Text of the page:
Saturday, September 20, 2008


Small town values

I just attended the memorial service of a close relative in a town with a population of 1,500. A large number of neighbors and townsfolk attended, in addition to family members. After the service, we all moved to the nearby town hall, for a meal of homemade lasagna, salad and brownies.

Although the families were Christian, they weren't "Christian." There was a brief prayer and a mention or two of God, but no officiating religious figure, no religious doctrine, and no murmuring about the lack of any of that.

No one advocated censoring books in the local library, or breaking down the constitutional separation of church and state.

The man whose life we were celebrating was a WWII vet; there were American flags, including a veteran's flag folded into a triangle, but there was not a buzz about "my country right or wrong," or supporting the Iraq war. There was talk of peace.

There were deer-hunters in the assembly, but also vegans.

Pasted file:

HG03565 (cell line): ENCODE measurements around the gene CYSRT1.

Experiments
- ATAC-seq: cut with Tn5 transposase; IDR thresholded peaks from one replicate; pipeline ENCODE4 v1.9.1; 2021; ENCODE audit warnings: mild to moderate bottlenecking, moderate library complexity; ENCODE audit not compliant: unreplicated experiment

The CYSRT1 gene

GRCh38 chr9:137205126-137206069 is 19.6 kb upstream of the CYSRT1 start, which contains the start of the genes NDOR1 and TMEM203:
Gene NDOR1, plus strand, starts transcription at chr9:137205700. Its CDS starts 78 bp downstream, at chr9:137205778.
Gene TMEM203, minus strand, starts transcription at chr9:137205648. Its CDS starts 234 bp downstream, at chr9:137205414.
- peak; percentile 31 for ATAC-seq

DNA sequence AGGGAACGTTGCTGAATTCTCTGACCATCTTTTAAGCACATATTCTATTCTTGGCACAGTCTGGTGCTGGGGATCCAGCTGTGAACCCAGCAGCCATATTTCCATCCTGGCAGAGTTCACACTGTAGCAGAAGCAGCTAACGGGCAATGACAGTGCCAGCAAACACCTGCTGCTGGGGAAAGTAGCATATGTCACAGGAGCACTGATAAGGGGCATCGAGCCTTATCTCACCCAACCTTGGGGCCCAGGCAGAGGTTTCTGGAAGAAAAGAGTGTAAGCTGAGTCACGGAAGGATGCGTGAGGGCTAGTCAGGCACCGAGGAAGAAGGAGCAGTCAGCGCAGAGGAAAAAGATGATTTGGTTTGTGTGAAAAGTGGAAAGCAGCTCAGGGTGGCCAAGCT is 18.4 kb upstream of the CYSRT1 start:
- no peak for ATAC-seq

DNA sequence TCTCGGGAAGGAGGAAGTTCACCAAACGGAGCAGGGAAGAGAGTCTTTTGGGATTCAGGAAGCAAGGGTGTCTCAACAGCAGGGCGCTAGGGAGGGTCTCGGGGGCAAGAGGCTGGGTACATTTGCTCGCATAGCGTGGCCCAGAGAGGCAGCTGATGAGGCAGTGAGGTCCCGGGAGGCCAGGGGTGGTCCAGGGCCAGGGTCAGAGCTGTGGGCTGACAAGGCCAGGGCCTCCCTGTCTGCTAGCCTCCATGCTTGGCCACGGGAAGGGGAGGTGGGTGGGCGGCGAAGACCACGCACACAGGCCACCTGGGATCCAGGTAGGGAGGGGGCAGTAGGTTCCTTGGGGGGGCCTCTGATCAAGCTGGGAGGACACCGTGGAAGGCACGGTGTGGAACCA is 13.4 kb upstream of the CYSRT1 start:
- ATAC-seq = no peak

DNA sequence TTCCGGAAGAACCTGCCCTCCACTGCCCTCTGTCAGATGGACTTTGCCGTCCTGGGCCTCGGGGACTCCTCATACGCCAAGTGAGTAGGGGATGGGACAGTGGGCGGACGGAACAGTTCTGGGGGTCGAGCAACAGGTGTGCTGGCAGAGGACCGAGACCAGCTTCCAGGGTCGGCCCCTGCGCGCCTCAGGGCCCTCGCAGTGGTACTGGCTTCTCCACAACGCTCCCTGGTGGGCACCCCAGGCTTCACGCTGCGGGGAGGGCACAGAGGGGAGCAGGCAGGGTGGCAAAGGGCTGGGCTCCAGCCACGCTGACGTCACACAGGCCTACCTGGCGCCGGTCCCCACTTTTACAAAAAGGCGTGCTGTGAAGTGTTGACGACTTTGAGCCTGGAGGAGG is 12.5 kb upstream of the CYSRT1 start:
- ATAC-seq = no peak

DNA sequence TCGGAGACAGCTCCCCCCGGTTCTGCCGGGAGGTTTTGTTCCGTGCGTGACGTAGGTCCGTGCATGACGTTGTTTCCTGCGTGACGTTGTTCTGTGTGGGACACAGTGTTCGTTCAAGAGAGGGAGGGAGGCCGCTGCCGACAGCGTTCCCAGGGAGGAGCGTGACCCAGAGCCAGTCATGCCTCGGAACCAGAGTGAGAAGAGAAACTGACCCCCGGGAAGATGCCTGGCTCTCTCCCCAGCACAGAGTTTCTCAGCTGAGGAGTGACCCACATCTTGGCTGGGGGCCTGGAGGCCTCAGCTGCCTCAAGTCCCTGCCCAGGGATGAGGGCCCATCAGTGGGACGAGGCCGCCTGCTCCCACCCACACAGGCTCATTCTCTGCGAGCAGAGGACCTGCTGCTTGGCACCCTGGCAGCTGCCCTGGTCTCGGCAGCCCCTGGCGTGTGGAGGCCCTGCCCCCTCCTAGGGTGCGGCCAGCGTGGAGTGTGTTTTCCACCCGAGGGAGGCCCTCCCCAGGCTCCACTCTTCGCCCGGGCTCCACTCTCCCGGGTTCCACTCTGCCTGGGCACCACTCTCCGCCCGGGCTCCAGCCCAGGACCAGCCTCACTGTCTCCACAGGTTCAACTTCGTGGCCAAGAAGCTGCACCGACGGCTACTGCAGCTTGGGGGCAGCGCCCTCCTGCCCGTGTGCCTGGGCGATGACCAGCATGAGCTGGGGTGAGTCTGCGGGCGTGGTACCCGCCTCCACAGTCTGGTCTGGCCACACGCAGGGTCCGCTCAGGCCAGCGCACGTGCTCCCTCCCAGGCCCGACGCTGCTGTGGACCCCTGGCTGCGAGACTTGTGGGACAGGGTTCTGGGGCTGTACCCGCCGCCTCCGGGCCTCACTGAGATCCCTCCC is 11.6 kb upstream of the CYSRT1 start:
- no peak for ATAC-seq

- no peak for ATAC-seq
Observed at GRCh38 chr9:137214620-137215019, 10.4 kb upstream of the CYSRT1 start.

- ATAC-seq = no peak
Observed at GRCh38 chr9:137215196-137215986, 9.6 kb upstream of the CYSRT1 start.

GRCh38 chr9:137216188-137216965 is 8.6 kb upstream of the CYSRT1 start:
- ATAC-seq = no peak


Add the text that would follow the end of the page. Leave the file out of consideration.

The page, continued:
My sense is that there was a diversity of opinion on such matters as choice and shotgun weddings for teenage children. There were even Obama supporters among the attendees.

My impression of small town American values was of a place where people could vote their conscience, agree to disagree, and come together at a memorial service without shoving their beliefs in your face.

To the GOP handlers of Sarah Palin who wish to portray small town America as a monolith of intolerant, super-religious, right-wing, wildlife-killing, book-burning opinion -- you can kiss my a**.

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